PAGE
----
Inside this glass dome are vessels printed from sugar. The dome has an indented opening, inviting museum visitors to take a whiff of the objects inside; and yes, they smelled like Cotton Candy. Continue reading Eye On Design: Scented 3D Printed Cotton Candy Dishes
A few weeks ago, we went over to The Fashion Institute of Technology to check out the 2017 MFA in Illustration Visual Thesis Exhibition, which was entitled 13 Stories. It is while visiting the exhibit that I discovered a cool Pink Thing created by FIT student and MFA candidate Necdet Yilmaz, who is a native of Turkey. Necdet’s visual thesis, Happy Tank, is a story about a little machine built for war that doesn’t want to fight. Happy Tank must be sent to war, but refuses to fire at a large building where a child is seen crying. For disobeying the order, Happy Tank is decommissioned and melted down. The story concludes with Happy Tank being recycled and used to construct a playground years after the war is over. Continue reading Pink Thing of The Day: Happy Tank
This disquieting dress is 3D printed, and the 3D file was developed by designer Iris van Herpen along with architect Isaie Bloch. The file-making took two months of intense drawing and a full week of printing in a very sophisticated machine. According to van Herpen, “People often think that when you create something by machine, it is perfect, but this dress is a good example of the opposite. While the dress was printing, many small ‘faults’ happened because of the intense heating of the material. This makes the bones irregular, and makes it look even more real.”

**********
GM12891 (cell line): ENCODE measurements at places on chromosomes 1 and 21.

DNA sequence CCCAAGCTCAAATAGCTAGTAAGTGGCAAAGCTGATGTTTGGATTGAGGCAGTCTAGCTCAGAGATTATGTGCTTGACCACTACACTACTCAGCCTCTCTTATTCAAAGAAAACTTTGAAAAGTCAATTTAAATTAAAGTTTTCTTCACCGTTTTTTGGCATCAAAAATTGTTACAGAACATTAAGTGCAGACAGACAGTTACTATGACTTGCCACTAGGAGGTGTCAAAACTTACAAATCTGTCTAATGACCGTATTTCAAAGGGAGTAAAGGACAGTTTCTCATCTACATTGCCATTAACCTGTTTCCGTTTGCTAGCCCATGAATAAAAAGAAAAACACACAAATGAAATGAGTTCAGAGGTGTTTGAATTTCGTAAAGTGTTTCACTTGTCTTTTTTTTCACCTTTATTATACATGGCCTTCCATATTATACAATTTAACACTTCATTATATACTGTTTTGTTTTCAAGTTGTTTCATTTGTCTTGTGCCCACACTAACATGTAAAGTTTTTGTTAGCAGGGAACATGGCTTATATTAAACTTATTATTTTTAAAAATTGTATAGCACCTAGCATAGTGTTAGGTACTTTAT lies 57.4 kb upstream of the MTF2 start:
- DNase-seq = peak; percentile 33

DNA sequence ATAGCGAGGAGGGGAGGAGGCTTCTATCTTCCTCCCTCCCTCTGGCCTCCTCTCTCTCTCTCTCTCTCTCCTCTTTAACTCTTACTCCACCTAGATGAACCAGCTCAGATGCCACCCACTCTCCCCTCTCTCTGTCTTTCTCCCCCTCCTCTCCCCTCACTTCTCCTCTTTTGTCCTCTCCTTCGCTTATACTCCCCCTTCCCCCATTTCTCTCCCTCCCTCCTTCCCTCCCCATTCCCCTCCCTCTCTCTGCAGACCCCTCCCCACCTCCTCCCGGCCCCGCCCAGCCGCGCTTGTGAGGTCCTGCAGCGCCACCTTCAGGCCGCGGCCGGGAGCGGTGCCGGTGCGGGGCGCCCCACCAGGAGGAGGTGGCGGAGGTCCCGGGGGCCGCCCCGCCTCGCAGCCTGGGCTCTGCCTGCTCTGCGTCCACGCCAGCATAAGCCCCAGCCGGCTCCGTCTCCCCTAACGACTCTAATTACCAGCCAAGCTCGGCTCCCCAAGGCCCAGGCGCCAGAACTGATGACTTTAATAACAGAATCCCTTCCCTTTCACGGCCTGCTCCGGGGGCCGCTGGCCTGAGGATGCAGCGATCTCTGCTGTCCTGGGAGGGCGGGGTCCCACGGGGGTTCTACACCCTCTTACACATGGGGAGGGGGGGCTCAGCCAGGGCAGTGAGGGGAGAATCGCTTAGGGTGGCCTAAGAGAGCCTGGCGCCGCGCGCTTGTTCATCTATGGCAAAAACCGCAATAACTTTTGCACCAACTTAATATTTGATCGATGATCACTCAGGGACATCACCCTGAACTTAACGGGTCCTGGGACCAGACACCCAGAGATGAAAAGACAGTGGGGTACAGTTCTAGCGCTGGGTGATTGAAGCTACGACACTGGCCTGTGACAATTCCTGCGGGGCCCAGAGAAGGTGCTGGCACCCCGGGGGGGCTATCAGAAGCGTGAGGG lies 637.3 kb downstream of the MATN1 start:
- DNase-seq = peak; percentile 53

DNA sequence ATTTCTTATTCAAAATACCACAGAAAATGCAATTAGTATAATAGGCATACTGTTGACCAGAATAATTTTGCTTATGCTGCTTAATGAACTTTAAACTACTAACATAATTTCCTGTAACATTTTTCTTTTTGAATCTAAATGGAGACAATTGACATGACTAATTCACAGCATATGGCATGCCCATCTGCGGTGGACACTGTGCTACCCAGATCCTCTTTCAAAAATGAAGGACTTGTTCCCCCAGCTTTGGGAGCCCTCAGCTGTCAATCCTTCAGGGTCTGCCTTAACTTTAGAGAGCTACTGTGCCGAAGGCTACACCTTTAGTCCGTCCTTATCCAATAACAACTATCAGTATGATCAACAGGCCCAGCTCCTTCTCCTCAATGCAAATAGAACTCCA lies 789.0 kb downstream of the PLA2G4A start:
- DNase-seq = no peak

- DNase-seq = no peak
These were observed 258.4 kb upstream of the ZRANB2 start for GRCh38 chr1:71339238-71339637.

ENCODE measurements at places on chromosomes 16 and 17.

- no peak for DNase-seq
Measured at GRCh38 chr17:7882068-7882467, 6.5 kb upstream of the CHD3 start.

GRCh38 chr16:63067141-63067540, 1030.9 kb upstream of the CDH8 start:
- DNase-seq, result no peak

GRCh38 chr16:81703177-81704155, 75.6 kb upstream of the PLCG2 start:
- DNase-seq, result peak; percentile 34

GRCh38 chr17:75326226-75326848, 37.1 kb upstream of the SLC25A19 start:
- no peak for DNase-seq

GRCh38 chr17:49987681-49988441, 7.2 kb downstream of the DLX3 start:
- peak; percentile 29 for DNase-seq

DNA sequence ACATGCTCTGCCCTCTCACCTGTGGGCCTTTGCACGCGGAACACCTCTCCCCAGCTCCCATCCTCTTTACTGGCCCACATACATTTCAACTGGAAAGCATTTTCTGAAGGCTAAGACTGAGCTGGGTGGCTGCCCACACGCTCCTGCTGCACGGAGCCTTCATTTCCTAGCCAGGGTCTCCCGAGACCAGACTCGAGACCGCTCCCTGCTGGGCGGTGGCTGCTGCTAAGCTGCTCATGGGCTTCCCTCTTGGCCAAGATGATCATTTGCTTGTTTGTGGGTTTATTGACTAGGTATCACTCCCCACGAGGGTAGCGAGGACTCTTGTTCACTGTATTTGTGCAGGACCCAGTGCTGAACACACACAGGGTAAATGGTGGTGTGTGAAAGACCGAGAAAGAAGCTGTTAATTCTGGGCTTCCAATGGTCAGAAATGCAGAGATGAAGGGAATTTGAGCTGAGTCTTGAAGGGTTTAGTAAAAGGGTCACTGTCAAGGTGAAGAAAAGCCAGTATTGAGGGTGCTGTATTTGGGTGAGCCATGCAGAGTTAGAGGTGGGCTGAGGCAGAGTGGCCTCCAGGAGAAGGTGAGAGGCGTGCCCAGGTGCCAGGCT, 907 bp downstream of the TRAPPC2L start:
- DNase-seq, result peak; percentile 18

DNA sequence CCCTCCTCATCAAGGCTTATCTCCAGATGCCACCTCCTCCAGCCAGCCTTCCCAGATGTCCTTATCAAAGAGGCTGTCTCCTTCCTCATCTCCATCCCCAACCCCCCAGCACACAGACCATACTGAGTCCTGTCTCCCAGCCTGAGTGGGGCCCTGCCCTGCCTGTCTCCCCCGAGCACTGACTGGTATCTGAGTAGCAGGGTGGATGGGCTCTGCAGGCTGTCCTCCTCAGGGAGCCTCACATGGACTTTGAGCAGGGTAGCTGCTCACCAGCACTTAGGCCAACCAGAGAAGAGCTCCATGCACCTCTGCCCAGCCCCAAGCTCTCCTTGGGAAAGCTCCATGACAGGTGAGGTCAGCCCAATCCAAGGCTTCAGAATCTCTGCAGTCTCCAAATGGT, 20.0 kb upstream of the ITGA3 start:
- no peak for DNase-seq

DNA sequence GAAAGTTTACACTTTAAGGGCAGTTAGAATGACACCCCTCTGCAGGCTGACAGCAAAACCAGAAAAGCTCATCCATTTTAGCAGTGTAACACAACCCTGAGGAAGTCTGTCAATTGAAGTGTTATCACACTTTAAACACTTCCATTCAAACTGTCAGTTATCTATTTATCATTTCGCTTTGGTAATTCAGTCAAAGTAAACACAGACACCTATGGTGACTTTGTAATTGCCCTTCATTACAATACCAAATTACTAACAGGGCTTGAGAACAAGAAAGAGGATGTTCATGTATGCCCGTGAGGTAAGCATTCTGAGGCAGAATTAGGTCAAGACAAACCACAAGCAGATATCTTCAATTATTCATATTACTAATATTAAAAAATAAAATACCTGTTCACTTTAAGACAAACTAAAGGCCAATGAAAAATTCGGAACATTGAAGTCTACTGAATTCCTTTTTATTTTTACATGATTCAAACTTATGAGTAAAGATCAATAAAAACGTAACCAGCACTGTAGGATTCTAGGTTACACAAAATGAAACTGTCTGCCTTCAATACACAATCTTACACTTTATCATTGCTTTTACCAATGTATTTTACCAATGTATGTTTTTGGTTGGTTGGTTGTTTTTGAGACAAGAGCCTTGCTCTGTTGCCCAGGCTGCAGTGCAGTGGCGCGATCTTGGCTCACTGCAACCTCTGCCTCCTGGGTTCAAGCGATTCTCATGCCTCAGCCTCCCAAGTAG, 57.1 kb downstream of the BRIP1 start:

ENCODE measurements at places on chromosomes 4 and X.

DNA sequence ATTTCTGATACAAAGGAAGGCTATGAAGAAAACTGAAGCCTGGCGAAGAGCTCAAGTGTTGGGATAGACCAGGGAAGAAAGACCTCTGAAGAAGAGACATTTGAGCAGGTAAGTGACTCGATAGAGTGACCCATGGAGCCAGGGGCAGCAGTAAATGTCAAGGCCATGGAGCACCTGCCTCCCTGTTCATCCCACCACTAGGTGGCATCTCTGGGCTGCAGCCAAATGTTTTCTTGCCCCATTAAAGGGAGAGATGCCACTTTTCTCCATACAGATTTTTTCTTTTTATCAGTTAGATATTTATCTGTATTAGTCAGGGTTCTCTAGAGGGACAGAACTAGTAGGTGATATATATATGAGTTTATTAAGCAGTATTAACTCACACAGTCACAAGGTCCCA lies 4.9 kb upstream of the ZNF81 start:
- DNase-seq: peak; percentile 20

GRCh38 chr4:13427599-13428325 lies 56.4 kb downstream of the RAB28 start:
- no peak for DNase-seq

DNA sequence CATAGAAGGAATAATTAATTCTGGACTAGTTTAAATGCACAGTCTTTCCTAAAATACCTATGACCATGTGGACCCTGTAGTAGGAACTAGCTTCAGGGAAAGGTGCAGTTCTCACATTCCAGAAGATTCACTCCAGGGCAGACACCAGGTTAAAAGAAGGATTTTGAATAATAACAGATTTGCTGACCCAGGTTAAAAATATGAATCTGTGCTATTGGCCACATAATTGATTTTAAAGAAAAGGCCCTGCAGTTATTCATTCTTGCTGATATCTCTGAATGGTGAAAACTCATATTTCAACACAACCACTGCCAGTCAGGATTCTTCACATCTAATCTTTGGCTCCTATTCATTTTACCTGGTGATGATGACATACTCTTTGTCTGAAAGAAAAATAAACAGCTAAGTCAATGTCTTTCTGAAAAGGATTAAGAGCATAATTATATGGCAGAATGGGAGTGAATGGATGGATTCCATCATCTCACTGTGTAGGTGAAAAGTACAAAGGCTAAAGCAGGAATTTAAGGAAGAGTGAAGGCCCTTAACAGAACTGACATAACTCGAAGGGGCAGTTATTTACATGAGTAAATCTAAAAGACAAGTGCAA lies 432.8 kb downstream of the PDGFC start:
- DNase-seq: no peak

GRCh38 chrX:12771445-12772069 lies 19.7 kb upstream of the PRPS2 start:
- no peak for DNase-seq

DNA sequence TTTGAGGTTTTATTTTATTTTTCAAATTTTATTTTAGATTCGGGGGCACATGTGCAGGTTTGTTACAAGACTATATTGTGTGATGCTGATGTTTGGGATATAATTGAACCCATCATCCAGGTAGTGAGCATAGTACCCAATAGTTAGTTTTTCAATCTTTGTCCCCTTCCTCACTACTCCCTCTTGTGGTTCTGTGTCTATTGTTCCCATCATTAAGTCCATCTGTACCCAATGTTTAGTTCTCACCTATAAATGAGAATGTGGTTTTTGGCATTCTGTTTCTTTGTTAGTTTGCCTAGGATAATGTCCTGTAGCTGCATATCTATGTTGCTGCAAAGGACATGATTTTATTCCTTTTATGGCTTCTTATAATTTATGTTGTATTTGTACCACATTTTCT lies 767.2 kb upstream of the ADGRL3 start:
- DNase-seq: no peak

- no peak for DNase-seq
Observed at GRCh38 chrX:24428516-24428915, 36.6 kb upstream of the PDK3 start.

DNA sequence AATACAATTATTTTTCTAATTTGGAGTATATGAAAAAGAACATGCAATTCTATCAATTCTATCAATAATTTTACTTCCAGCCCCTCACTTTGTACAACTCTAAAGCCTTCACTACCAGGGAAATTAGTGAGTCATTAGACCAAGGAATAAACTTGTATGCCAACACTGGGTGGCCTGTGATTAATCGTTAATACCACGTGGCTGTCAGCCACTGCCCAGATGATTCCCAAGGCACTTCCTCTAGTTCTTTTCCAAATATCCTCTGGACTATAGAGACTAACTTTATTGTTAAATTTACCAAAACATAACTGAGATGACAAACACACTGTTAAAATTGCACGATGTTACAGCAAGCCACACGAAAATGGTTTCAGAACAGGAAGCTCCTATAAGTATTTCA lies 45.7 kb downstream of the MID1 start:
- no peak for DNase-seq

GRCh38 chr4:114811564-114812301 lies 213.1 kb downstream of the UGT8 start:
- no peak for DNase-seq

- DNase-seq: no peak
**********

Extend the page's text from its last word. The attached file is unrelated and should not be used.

Well-made shoes always look like works of art to me: Like tiny wearable sculptures. It’s probably not entirely unexpected then that others feel similarly — one of those being artist Sebastian Errazuriz. In 2013, Errazuriz debuted his installation, 12 Shoes for 12 Lovers at Miami Art Basel. A collection of twelve shoe-like sculptures inspired by twelve of the artist’s ex-girlfriends, and realized through the use of a 3D printer, these shoes were really quite spectacular, and were featured in a couple of The Gig’s Posts from that time. Because: Shoe Art.
To make Cost of Living (2014) and other works in this series, Josh Kline interviewed workers – janitorial staff and package delivers – and then made casts of their body parts that they used to complete their daily tasks. In this case, he spoke with the housekeeper named Aleyda, who worked at the Rivington Hotel. Continue reading Cost of Living (Aleyda) By Josh Kline